Career state workers in Illinois receive free retiree health insurance

Wirepoints compared state worker retiree health insurance benefits across Illinois’ 10 peer states and found Illinois workers enrolled in the State Employees Group Insurance Program (SEGIP) receive the most generous subsidies.

Illinois state workers with at least 20 years of service can retire in their mid-50s and receive full health insurance coverage at no charge, with state taxpayers picking up the entire cost of premiums.

SEGIP offers state workers a 5 percent discount on their retiree health insurance premiums for every year of work, starting at 50 percent (after 10 years of vesting) and maxing out at 100 percent for 20 years of service. Members who retired before 1998 earned free health insurance after just 8 years of service.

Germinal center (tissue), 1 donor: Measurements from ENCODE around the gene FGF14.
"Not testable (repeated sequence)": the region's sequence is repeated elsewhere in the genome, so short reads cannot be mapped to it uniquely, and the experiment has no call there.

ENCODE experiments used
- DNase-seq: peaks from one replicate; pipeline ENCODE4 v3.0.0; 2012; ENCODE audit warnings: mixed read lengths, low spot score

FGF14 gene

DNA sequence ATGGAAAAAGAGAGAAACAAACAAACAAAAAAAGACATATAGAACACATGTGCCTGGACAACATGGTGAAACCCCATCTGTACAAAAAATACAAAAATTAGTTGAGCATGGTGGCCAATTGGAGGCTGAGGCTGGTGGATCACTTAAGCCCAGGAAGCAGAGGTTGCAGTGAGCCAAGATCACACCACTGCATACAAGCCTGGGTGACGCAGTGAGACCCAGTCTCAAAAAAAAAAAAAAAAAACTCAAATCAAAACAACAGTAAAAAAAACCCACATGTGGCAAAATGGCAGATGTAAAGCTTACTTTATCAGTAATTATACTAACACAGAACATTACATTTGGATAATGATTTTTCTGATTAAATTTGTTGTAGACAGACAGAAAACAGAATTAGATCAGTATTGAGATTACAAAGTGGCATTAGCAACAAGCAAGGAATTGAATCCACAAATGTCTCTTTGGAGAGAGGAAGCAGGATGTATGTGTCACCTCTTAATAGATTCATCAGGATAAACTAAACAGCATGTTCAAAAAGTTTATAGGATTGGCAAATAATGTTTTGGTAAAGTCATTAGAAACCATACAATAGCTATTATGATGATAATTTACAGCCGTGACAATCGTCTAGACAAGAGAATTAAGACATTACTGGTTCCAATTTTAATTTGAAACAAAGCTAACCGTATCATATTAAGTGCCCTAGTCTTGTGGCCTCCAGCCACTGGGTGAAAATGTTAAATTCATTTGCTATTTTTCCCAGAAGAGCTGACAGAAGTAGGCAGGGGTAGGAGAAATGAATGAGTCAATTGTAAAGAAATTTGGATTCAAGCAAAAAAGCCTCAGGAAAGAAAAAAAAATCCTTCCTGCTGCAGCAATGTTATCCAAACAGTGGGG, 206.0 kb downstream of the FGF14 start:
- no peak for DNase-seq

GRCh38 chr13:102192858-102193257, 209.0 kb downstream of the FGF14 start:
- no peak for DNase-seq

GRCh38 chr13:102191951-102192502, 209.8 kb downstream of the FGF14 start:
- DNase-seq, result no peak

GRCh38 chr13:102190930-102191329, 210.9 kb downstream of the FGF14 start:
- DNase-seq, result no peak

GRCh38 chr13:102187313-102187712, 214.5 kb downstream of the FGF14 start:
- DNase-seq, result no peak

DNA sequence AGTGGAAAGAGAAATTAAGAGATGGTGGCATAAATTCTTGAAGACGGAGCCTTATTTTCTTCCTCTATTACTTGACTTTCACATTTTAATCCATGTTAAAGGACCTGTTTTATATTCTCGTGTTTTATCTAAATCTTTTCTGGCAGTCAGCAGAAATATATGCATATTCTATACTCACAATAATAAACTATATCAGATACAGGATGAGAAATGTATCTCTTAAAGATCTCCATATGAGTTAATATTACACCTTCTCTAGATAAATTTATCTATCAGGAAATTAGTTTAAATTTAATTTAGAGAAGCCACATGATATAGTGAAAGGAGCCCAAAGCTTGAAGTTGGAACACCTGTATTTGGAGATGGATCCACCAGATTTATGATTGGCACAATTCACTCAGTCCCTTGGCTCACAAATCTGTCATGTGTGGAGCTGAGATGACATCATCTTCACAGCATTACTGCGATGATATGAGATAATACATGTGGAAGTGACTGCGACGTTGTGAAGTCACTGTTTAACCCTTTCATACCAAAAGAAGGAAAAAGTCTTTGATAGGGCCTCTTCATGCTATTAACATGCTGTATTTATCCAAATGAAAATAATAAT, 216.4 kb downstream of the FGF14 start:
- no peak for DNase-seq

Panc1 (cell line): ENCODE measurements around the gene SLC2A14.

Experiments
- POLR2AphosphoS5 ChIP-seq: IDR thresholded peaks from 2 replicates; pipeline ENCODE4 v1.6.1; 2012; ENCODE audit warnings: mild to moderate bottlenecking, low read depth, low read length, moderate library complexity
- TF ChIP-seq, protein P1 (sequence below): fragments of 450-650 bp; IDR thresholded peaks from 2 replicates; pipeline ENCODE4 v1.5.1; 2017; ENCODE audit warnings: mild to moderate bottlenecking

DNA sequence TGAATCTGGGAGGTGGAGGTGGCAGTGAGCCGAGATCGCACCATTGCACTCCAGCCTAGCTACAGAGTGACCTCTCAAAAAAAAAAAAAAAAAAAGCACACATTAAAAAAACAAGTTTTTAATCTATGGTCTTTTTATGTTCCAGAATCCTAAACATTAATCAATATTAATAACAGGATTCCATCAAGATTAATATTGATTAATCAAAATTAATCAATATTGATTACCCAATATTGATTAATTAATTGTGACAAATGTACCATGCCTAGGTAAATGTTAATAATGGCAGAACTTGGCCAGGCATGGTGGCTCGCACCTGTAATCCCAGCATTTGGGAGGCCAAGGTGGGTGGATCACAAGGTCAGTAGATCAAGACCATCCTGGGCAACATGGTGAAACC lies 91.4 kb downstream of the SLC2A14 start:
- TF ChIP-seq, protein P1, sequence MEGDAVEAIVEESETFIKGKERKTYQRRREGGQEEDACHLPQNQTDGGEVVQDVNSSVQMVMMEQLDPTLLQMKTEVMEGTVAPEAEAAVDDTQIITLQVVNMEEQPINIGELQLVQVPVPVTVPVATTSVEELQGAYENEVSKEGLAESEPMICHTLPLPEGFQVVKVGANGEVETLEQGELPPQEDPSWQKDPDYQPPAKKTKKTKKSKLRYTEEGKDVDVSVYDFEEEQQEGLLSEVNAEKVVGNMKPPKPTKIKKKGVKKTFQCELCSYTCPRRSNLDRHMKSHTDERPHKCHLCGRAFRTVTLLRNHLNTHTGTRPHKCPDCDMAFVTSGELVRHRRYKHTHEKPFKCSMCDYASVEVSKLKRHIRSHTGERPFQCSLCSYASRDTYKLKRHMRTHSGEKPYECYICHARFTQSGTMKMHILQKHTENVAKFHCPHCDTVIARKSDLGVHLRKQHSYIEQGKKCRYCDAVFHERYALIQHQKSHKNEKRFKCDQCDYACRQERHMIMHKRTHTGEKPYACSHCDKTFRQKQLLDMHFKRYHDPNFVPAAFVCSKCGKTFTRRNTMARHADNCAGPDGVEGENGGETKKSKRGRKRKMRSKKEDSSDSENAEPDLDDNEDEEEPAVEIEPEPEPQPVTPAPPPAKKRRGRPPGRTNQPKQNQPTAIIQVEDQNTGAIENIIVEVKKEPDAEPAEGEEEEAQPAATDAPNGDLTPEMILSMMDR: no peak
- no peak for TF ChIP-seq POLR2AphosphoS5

Most workers receive the full premium subsidy during retirement since a vast majority retire with more than 20 years of service. Wirepoints found that 73 percent of currently retired State Employee Retirement System members are eligible for free retiree health insurance.

The plan is especially rich because it covers the full cost of retiree health insurance premiums for workers who retire before they are Medicare-eligible (age 65). That means state taxpayers pick up the full insurance costs of those retirees until they turn age 65, when Medicare finally becomes the primary payer for those retirees. Since some workers can retire with full pension benefits and retiree health benefits as early as age 55, the increased costs to taxpayers become significant.